For six agonising years, we groped in total darkness and our country was on the brink of collapse. Miraculously, we managed to pull through and Democracy returned. But there was a major snag. Those who fought and struggled for the Democracy were not the prime beneficiaries. The ubiquitous owners of our country still succeeded in keeping power to themselves while the June 12 activists mercifully got the token compensation of some parts of South West Nigeria under the aegis of Alliance for Democracy. The People’s Democratic Party was an umbrella of hard-core Republicans who dreamt of ruling Nigeria as a one party nation for as long as possible, or even indefinitely. The rest is history.
My heart skipped a few beats as I was teleported back to 1993 with the rumours of plans to postpone the February 14 & 28 2015 elections. What started as a joke was confirmed days ago by no less a personage than our National Security Adviser, Colonel Sambo Dasuki. His main reason was that INEC was not yet ready to hold a credible election resting his influential view on the fact that about 50% of eligible voters were yet to collect their Permanent Voters’ Cards (PVC). This may at first seemingly be a very sound argument, no doubt, but on closer reflection and consideration of the facts it is not exactly so. Even if this were the case, what is needed is to encourage and empower INEC to fulfil its constitutional duty by ensuring that the neccessary materials are provided well in time before the election.

Fortunately, the fears expressed by the NSA are unfounded.  I was opportuned to catch and watch the highly informative interview of Professor Attahiru Jega, conducted by the cerebral Kadaria Ahmed on Channels Television, just before this bombshell from The Royal Institute of International Affairs, Chatham House, in London. For the first time since 1993, I saw a ray of hope in our electoral process. Jega was very confident, coherent and proficient. He answered every question fired at him by the fiery interviewer with calmness and candour and I was particular elated and extremely proud of this famous scholar. Perhaps, the beautiful ones have been born after all, contrary to the cynicism conveyed in the title of Ayi Kwei Armah’s novel, The Beautiful Ones Are Not Yet Born.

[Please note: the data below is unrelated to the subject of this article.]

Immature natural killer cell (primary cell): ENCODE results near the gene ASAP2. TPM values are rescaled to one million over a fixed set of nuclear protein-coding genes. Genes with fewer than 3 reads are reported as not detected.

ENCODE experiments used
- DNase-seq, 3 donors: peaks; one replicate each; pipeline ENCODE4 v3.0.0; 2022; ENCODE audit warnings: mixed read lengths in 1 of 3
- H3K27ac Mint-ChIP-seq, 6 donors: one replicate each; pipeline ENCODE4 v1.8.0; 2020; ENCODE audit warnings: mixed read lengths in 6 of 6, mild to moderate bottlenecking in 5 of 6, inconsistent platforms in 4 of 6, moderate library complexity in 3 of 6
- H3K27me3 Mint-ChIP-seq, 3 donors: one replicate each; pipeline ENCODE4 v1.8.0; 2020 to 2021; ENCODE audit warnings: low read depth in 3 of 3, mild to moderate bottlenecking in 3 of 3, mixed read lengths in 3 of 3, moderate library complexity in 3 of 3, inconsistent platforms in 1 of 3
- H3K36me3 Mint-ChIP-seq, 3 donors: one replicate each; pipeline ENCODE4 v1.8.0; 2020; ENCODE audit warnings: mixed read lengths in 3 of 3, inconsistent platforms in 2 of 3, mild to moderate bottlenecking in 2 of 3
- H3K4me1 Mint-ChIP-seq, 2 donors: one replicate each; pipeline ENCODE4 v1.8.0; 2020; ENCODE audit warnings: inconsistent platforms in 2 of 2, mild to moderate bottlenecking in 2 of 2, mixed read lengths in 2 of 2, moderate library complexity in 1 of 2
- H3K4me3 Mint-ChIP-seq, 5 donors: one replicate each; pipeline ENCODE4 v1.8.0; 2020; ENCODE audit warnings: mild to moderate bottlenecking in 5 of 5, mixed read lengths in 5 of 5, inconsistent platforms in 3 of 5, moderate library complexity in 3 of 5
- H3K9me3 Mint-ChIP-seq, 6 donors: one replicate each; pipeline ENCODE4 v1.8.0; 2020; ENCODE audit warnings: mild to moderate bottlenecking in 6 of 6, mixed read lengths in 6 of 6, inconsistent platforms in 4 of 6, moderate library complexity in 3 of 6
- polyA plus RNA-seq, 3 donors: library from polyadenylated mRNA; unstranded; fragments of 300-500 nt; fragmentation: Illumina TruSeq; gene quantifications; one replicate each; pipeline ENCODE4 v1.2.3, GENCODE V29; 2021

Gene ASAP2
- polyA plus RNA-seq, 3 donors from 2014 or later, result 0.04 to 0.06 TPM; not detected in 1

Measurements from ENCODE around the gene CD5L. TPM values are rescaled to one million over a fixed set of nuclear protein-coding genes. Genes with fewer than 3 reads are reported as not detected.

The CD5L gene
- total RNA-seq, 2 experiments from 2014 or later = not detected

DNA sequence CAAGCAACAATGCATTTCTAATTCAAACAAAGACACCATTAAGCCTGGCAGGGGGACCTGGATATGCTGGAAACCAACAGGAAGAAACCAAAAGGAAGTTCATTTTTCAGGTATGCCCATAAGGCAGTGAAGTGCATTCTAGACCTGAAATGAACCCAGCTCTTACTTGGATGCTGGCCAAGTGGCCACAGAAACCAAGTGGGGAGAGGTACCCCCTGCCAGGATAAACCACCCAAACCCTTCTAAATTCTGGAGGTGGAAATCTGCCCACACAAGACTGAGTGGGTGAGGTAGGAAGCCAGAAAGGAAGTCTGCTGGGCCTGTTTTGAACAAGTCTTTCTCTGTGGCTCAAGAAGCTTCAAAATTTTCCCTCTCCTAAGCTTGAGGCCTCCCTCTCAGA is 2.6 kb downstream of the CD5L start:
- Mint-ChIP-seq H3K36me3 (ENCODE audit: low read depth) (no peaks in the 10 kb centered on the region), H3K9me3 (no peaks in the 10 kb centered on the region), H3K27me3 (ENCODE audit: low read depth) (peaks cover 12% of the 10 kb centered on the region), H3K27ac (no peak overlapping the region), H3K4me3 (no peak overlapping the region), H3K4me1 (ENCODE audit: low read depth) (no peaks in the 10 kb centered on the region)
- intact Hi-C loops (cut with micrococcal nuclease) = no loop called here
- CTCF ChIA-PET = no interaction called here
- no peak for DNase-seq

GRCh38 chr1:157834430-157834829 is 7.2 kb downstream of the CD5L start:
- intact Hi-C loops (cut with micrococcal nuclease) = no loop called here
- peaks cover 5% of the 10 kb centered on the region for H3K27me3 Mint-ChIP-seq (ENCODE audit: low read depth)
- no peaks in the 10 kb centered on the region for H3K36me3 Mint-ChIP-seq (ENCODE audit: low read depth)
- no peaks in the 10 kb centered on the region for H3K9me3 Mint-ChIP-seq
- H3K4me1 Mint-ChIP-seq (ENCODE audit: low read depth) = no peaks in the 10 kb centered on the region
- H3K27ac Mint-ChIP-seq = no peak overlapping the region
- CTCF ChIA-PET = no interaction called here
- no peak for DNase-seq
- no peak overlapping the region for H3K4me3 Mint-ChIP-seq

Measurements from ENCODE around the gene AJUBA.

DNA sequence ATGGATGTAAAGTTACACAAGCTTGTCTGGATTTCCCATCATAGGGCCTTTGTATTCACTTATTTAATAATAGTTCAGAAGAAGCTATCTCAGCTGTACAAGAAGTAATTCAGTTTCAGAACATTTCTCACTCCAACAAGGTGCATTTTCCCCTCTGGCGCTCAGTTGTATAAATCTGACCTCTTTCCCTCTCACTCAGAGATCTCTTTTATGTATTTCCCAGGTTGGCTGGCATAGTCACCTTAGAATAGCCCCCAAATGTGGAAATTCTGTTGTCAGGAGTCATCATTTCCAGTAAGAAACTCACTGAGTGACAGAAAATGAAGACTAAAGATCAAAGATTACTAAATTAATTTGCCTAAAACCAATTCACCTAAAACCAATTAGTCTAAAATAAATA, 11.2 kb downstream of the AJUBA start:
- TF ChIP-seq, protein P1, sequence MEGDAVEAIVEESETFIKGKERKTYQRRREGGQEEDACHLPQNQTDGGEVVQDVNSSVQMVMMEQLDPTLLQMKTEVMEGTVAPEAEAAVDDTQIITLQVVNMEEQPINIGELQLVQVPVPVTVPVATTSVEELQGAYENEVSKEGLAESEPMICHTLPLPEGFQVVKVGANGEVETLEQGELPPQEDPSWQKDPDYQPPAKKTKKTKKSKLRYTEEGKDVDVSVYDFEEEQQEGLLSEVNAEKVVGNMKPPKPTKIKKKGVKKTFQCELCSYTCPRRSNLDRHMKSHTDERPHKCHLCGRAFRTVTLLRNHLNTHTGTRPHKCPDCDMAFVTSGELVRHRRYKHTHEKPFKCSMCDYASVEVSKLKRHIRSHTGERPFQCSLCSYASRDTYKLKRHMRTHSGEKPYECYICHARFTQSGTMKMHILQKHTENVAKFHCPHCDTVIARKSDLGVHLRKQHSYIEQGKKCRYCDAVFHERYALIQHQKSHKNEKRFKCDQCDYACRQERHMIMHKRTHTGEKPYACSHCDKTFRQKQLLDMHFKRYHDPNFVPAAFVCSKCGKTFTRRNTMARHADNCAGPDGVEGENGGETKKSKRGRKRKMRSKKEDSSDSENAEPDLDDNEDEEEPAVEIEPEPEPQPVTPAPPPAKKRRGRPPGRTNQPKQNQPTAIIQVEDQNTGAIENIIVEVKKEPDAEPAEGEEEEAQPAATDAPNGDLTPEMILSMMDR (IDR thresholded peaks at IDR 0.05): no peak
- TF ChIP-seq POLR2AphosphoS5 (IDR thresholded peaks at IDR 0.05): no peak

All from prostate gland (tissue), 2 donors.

Prof Jega has, on Friday January 23,at a press conference, re-affirmed the commitment of his Commission to conduct the elections as scheduled even in the troubled areas of the North East of Nigeria. Whilst he was quick to admit that a significant proportion of PVC are yet to be collected, Jega is confident that with the further extension of time which has been granted for this purpose most people would have done so before the election.  There is therefore no cause for alarm. More importantly there is no need for anyone to distract voters from analysing the presentation of the issues by the candidates through scare-mongering that raising the spectre of postponement will cause.